Page last updated at 12:08 UTC, Thursday, 12 January 2012 PH
The completion of the Southern Luzon Expressway (SLEX) project has significantly improved the ease of both passenger and cargo traffic in CALABARZON. Savings in costs of fuel and manhours could very well amount to billions of pesos in a year after all the separate segments of the SLEX have been opened in the last few months. I have also heard reports of how real estate prices in Alabang, Sta. Rosa, Cabuyao, Canlubang, Calamba and Sto. Tomas, among others, have jumped in the last few months because of the dramatic improvement in traveling conditions. This is another example of how crucial is the rapid execution of national infrastructure projects to achieve sustained and inclusive economic growth.
For many years I had been lamenting the turtle pace at which the extension of the STAR highway from Calamba to Sto. Tomas proceeded. My readers may remember how that highway had been inaugurated five times by three Presidents. It took very long to complete because of the inability of the National Government to implement with dispatch the constitutional principle of eminent domain, which is one of the most legitimate applications of the "greatest good for the greatest number" (in matters not involving absolute truths). Private property owners have no right to prejudice the common good by blocking the construction of roads that will go through their properties. There are ways of making private property rights compatible with achieving the common good. As the present Government tries to increase the rate of investment in infrastructure from the very low 2% of GDP of the last ten years to the average in East Asia of 5 to 7%, it is indispensable that the Aquino Administration demonstrates the strongest political will to expropriate private property needed for road construction projects.
I am proud of the fact that colleagues of mine at the University of Asia and the Pacific put up a private consulting firm that is assisting both public agencies and private corporations in accelerating national government infrastructure projects. Among their recent initiatives was to come out with a memorandum entitled "Streamlining Court Proceedings in the Acquisition of Right-of-Way (ROWA) for National Government Infrastructure Projects." First, they tracked some horror stories of delays due to the following reasons: non-issuance of the Writ of Possession (WOP) in cases where the owner/s cannot be identified or located; long intervals of hearings and retirement or filing of a leave of absence (LOA) of the hearing judge; insistence on technical records/descriptions of properties by the hearing judge; delay in the issuance of the WOP without just cause; and delay in the determination of just compensation without just cause.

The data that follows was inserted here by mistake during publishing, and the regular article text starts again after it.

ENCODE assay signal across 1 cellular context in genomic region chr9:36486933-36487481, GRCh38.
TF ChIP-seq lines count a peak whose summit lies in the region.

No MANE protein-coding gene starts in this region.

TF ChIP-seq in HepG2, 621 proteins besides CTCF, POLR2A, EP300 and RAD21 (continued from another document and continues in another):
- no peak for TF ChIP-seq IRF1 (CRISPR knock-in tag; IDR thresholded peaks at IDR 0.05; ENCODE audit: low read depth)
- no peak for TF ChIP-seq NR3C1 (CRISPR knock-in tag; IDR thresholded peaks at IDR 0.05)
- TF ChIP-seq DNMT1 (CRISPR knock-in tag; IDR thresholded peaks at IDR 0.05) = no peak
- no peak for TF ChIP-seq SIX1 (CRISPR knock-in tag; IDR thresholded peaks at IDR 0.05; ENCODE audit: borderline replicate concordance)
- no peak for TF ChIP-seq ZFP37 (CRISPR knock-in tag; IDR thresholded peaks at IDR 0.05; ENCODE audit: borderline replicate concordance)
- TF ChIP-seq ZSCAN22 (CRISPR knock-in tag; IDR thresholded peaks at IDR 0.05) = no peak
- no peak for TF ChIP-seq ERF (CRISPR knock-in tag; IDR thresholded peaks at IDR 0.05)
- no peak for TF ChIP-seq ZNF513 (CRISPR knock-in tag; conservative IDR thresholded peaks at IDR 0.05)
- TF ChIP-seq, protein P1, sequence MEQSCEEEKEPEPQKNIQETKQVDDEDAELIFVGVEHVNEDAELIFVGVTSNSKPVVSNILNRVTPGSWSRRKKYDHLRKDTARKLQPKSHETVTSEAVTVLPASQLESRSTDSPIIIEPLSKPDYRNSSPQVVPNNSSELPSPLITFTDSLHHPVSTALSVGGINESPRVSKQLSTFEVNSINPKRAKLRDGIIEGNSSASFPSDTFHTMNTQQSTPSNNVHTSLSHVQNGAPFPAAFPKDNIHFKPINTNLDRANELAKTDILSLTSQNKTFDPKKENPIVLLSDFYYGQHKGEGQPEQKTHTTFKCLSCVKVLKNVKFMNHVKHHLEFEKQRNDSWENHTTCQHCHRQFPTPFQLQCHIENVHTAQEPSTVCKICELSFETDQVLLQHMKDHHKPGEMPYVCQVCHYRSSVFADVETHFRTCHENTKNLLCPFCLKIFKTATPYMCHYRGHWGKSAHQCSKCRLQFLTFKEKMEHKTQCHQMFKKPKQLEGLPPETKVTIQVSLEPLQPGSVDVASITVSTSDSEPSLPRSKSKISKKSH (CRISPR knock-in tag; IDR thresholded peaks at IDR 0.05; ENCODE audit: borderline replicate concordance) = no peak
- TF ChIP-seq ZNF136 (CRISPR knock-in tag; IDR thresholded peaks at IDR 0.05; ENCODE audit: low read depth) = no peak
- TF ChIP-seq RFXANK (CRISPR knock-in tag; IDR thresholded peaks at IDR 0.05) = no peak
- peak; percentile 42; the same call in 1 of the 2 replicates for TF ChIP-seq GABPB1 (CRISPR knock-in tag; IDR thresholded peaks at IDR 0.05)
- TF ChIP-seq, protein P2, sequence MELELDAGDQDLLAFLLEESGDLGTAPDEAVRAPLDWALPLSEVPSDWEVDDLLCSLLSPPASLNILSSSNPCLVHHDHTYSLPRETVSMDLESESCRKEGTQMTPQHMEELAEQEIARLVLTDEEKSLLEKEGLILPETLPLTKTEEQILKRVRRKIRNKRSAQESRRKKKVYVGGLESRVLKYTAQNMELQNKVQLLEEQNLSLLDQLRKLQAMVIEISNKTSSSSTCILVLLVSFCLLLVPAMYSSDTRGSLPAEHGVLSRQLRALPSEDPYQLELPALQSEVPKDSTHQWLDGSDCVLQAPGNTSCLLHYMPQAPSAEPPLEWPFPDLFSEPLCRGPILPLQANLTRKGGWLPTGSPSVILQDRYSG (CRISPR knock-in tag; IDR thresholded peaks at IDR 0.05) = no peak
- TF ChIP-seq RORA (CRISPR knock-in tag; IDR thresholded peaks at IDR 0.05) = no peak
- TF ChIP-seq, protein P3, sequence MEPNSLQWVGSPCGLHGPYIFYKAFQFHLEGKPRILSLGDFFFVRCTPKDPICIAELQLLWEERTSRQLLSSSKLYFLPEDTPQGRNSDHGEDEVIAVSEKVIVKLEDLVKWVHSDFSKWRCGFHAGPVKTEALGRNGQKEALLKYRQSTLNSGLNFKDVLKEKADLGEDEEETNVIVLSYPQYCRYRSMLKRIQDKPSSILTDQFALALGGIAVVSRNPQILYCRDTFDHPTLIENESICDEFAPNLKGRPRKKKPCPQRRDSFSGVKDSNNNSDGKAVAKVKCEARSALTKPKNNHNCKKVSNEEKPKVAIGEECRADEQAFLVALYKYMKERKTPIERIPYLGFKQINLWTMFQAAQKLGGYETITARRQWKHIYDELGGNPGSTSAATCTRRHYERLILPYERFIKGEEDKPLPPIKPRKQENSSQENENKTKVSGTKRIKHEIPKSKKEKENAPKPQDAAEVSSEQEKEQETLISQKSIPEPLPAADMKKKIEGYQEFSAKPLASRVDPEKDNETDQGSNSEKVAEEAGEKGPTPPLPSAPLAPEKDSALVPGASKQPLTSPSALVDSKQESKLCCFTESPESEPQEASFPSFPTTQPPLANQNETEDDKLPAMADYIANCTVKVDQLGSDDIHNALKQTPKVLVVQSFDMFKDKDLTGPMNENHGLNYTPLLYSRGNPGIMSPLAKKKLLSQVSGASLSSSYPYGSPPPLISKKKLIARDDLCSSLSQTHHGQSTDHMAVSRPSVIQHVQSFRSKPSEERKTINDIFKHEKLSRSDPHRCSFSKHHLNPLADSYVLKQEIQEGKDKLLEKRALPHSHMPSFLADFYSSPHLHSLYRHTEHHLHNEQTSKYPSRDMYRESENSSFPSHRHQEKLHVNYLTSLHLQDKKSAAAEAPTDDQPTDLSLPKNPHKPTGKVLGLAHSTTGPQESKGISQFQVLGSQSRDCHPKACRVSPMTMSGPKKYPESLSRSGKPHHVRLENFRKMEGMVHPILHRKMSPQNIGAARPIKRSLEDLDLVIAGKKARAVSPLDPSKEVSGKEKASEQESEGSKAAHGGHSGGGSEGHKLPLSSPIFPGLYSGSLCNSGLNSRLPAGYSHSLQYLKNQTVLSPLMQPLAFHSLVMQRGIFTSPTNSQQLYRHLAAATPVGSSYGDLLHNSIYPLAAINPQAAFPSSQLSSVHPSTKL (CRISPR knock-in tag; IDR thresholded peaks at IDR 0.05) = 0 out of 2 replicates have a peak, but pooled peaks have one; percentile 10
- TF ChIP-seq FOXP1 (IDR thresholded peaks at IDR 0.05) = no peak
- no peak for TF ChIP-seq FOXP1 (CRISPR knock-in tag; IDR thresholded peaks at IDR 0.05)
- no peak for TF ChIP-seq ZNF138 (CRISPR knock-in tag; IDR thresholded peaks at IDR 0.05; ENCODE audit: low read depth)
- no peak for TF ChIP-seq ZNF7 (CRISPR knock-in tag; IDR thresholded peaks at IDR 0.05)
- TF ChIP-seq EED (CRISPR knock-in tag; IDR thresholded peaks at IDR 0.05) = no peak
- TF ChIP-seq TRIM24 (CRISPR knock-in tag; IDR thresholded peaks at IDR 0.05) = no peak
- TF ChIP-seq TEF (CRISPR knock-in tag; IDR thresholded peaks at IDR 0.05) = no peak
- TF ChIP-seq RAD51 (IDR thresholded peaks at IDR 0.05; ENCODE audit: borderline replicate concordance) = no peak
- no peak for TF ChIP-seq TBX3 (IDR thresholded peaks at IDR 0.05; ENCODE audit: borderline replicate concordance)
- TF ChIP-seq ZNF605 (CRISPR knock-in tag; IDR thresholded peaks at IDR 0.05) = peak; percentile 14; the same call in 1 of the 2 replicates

There are specific recommendations to address these court-level bottlenecks which unduly delay infrastructure projects. A short-term strategy is the issuance of a Memorandum Circular by the Court Administrator. This Memorandum Circular aims to serve as a "tickler" on right-of-way procedures for judges--a document that collates all relevant guidelines on ROWA involving national government infrastructure projects and is issued for the purpose of bringing these matters to the timely attention of concerned judges. In so doing, the Circular is able to immediately address some of the bottlenecks that continue to plague right-of-way cases in courts. Briefly, the Circular may contain provisions that:
- Allow the expropriating agency to deposit the BIR zonal valuation of the property in courts for the immediate issuance of Writs of Possession where: (a) the property to be expropriated is currently under dispute; (b) the owner of the property cannot immediately be determined ("John Doe" owners); the owner, though known, cannot be located; (d) the property is yet to undergo extrajudicial or judicial settlement by the heirs; and (e) other analogous cases. Stating further that notice shall be served in accordance with Sections 6, 7, 11 and 14 of Rule 14 of the 1997 Rules of Civil Procedure.
- Allow the courts to accept alternative descriptions of the property for purposes of the immediate issuance of the WOP in cases where such property or lot is devoid of any technical record or description. The description may either utilize adjacent properties to estimate the meters and bounds of the lot in question, and/or the assertions of claimants as preliminary markers;